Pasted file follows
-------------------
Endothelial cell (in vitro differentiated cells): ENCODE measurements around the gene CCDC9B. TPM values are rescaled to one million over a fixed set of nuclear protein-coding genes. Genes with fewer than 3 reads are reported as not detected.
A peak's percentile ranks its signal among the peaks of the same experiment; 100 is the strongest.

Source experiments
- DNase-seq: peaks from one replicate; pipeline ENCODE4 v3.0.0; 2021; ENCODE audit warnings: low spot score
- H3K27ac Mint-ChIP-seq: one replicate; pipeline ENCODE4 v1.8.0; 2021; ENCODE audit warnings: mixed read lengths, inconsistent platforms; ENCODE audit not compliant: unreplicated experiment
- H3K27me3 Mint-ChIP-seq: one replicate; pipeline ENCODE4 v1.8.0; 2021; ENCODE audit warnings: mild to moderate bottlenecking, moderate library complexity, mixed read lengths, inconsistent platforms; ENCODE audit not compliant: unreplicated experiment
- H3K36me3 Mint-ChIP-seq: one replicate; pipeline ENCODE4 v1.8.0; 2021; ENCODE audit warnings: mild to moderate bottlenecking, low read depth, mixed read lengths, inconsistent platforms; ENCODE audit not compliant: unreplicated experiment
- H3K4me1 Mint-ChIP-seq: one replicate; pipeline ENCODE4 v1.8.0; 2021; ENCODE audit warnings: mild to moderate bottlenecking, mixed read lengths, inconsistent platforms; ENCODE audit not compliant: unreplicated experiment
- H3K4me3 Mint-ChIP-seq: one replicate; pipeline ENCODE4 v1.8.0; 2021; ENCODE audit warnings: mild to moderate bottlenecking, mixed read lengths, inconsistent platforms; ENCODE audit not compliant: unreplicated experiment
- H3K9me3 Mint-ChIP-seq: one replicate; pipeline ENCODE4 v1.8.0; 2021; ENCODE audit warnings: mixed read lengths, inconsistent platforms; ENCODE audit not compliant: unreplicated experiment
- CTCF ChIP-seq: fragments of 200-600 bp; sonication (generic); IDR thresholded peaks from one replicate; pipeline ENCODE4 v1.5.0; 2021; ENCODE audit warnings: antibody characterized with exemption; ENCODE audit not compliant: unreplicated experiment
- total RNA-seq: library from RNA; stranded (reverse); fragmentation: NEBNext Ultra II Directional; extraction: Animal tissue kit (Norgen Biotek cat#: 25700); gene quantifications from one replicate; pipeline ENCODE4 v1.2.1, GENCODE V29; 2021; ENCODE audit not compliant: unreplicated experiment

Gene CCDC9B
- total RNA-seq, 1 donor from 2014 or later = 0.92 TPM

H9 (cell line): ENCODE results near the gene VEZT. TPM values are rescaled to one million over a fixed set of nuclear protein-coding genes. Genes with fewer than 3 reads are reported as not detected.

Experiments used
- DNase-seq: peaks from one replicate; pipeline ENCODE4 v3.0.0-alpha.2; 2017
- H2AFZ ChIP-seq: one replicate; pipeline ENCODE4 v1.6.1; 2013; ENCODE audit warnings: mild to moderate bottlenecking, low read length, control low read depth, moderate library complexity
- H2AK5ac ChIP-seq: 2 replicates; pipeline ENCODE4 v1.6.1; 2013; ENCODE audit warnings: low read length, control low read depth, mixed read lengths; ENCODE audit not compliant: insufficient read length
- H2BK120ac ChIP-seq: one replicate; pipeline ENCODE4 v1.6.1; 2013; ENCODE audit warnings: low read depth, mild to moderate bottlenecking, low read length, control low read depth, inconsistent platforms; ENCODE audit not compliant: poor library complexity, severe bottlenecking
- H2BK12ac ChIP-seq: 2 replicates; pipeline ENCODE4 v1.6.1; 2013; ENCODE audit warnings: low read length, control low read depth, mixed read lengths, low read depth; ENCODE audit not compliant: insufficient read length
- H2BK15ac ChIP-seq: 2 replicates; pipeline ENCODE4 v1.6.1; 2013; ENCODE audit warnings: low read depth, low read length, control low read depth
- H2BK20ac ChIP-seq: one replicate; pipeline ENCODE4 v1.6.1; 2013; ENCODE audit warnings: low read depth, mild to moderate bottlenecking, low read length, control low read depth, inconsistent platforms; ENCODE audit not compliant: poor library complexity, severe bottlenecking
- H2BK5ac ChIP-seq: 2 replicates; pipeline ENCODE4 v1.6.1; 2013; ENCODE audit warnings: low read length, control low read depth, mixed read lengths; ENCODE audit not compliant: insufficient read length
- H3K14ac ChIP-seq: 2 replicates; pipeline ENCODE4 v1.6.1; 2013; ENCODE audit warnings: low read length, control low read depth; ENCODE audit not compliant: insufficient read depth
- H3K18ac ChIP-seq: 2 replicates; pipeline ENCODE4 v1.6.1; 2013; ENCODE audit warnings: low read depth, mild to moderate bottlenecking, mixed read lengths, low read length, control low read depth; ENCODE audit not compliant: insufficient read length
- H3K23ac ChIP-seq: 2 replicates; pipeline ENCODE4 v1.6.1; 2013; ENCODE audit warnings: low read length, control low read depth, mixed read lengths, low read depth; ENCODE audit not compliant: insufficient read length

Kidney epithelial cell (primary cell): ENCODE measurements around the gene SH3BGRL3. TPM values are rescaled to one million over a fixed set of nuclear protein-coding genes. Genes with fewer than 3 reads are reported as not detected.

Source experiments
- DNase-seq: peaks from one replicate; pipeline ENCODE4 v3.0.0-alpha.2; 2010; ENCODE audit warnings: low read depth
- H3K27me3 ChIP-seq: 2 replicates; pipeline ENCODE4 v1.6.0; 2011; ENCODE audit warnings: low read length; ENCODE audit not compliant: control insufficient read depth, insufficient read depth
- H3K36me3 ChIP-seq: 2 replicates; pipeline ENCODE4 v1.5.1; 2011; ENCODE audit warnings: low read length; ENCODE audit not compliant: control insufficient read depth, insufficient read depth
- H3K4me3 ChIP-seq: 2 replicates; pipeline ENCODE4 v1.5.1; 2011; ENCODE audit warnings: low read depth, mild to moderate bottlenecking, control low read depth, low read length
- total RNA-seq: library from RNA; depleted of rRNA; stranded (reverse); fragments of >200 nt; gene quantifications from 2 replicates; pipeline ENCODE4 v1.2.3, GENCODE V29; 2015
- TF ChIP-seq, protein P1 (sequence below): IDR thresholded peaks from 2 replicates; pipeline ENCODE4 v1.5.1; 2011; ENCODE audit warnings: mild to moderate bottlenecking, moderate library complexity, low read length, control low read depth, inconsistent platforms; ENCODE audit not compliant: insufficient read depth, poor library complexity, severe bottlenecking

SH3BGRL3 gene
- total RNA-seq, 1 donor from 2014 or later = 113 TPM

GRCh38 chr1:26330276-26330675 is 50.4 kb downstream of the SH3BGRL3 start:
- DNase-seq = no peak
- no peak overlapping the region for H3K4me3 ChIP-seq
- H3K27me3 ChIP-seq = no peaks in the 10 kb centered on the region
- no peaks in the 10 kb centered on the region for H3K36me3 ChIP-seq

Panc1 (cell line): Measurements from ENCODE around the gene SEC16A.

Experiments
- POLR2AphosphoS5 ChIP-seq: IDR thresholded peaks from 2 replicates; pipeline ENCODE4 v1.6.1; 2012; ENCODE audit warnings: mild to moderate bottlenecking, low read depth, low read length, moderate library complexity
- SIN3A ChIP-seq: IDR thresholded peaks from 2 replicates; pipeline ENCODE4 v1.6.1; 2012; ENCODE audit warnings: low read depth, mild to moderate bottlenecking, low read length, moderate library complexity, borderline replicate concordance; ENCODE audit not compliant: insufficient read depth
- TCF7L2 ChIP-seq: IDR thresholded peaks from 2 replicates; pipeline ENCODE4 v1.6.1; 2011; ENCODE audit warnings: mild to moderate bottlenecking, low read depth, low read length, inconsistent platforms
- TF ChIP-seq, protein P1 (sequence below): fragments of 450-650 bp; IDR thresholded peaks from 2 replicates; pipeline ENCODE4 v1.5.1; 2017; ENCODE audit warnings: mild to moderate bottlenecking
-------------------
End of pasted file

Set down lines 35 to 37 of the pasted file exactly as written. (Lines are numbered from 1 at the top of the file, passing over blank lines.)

- TF ChIP-seq, protein P1 (sequence below): IDR thresholded peaks from 2 replicates; pipeline ENCODE4 v1.5.1; 2011; ENCODE audit warnings: mild to moderate bottlenecking, moderate library complexity, low read length, control low read depth, inconsistent platforms; ENCODE audit not compliant: insufficient read depth, poor library complexity, severe bottlenecking

SH3BGRL3 gene
- total RNA-seq, 1 donor from 2014 or later = 113 TPM